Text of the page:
Switzerland’s largest national trade union centre has refused to participate in discussions led by Swiss Economics Minister Johann Schneider-Ammann on easing measures for wages and working conditions as part of framework negotiations with the European Union (EU).
At a press conference in Bern on Wednesday, the Swiss Trade Union Federation affirmed that it will not negotiate on the relaxation of measures relating to the free movement of people, citing concern over the weakening of Swiss salary protections.
The Federation said that while the Swiss government had stated in July that it would not cross “red lines” it has set regarding worker protections, the mandate of the economics ministry contradicts all decisions made until this point. Specifically, it argued, if the ministry’s working group adjusts measures regarding the free movement of people in accordance with EU critiques, pressure on wage protections in Switzerland will increase.
The measures for the free circulation of people are the main stumbling block in negotiations on a framework agreement between Switzerland and the EU. The latter has pushed back especially against the so-called eight-day rule, which requires European businesses to announce one week in advance their missions to Switzerland and to pay a deposit. The EU wants Switzerland to abandon the rule in favour of a new directive on European posted workers.
The Federal Council, Switzerland’s executive body, decided at the beginning of July to consult the cantons and trade unions on the matter, and mandated the economics ministry to organise the discussions with the foreign affairs and justice ministries.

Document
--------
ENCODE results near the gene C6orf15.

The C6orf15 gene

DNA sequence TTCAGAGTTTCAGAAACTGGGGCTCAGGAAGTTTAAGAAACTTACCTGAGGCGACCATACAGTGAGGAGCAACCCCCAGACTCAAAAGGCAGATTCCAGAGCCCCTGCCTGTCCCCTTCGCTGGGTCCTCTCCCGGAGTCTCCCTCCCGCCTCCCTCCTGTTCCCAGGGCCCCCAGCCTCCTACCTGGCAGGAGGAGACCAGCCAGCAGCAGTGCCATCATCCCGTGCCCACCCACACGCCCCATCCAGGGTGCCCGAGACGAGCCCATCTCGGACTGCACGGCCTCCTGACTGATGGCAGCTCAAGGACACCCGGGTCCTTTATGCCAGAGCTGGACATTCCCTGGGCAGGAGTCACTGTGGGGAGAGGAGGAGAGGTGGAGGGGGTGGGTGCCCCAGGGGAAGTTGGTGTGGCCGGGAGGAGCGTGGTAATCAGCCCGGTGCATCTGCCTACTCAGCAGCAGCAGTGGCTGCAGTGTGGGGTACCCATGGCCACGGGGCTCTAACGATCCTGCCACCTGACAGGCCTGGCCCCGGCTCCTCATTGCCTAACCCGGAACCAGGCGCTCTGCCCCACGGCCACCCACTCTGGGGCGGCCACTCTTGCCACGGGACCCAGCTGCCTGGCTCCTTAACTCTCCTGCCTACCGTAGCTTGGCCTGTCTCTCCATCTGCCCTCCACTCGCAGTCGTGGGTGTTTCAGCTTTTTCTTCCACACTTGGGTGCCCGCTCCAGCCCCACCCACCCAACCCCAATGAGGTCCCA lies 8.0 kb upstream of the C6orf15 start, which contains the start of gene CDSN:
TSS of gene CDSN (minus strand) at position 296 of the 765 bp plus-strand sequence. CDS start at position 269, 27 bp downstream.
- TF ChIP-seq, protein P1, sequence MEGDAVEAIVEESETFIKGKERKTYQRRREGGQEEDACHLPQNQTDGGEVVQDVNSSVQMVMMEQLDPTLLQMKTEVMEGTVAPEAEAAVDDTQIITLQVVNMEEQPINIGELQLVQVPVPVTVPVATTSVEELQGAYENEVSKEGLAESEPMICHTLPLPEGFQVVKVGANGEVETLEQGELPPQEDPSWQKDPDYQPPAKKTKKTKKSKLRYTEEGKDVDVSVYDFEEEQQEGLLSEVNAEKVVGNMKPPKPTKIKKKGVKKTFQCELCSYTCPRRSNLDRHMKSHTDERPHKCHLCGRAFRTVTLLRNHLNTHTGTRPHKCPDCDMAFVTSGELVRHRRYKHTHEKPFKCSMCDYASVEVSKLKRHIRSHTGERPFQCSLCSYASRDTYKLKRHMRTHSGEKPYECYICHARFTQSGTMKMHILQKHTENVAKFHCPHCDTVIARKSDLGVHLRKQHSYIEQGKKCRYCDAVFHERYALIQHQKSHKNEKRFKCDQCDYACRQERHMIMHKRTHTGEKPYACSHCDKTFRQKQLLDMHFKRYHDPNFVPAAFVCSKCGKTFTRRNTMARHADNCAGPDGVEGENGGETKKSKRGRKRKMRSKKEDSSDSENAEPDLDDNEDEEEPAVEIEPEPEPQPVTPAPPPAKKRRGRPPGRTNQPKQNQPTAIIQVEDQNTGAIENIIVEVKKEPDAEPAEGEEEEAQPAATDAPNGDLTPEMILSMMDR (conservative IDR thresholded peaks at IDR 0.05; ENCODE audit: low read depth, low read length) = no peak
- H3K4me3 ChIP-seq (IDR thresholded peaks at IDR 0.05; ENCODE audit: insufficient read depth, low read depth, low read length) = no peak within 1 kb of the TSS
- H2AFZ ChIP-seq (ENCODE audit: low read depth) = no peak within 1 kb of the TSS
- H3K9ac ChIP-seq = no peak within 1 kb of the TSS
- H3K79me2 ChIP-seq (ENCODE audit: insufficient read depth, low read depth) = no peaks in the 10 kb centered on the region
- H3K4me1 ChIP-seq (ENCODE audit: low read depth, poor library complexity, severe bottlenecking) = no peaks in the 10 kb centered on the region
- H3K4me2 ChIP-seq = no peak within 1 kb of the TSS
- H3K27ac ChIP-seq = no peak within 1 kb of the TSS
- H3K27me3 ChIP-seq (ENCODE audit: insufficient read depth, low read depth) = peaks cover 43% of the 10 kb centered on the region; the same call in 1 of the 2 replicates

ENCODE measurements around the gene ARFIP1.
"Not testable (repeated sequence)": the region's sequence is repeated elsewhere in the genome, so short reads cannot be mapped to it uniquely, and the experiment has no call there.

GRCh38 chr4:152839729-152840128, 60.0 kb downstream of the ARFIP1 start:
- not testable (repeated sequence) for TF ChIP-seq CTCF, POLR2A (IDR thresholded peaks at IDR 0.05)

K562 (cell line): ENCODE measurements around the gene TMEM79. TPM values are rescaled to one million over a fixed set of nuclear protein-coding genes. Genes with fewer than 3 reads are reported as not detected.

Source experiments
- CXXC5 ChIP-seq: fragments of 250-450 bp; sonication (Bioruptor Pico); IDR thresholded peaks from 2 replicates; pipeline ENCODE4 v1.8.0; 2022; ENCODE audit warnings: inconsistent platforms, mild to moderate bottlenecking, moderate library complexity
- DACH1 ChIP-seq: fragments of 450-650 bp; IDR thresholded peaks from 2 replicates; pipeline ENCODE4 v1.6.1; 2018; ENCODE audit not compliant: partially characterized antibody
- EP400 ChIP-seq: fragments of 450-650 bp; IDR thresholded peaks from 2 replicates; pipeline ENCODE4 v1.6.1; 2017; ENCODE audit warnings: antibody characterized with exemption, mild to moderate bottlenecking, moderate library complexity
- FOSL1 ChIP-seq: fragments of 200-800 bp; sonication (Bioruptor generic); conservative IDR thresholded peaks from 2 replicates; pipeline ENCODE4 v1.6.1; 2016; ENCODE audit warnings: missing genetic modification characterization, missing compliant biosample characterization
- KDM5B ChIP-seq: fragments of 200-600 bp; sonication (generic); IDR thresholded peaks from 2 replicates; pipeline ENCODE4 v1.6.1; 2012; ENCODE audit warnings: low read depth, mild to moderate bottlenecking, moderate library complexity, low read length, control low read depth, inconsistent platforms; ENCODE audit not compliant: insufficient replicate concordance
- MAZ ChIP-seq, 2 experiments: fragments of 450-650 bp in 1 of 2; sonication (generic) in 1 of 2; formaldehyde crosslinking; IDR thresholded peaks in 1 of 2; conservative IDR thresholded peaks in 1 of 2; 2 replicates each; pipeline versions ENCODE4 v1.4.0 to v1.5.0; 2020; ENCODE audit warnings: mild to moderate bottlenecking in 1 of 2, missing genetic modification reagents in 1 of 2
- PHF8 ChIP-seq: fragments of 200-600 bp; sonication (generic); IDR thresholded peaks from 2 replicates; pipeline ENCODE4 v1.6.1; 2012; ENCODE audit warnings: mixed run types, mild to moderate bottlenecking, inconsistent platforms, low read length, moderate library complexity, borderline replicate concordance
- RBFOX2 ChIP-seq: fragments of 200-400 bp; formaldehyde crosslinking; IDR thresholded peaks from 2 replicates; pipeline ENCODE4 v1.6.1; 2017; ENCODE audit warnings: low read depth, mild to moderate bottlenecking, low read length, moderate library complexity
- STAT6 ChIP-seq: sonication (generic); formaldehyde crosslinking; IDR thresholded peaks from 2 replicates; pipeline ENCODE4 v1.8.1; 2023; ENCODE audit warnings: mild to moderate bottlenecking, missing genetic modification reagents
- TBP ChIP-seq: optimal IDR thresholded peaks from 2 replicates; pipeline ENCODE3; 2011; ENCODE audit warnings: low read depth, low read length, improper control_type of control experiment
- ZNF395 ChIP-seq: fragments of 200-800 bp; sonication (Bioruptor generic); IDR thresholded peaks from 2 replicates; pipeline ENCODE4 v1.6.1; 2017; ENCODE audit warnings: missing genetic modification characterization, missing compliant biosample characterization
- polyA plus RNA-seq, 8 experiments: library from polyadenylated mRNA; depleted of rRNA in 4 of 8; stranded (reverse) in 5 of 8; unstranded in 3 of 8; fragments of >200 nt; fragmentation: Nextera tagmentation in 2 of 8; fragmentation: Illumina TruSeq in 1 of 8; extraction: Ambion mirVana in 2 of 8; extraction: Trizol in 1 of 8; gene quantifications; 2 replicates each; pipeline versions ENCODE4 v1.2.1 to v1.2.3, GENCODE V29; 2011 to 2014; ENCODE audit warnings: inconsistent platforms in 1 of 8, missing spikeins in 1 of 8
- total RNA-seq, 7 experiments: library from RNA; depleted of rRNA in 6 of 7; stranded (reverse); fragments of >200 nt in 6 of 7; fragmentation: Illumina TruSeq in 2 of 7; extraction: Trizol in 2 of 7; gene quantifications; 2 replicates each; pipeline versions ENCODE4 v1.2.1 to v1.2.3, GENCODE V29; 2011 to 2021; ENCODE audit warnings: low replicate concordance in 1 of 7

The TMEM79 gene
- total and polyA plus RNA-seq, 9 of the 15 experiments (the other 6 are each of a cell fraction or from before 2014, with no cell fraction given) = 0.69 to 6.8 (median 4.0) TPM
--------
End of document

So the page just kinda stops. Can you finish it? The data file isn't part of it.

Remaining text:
Economics minister responds
At an impromptu press conference on Wednesday evening, Economics Minister Schneider-Ammann responded to the boycott announcement, calling the Federation's attitude "unacceptable".
"I must work with those who are ready to continue discussions; I engage with those who come to my table," he said, adding that he intends to continue with the mandate given to him by the Federal Council with the goal of finding a solution by October, before the implementation of Brexit.
The economics minister reaffirmed that no "red lines" would be touched, saying that employment remains a government priority, and that wages will not be sacrificed. He emphasised the importance of good framework conditions in Switzerland so that companies will invest there.
A free movement agreement between Switzerland and the EU has been in force since 2002. It allows European workers and companies to come and work in Switzerland, and vice versa. But since wages are on average higher in Switzerland than in most European countries, the movement has been one-way - to Switzerland.
Despite measures to protect the Swiss workforce, the freedom of movement deal remains a highly sensitive issue.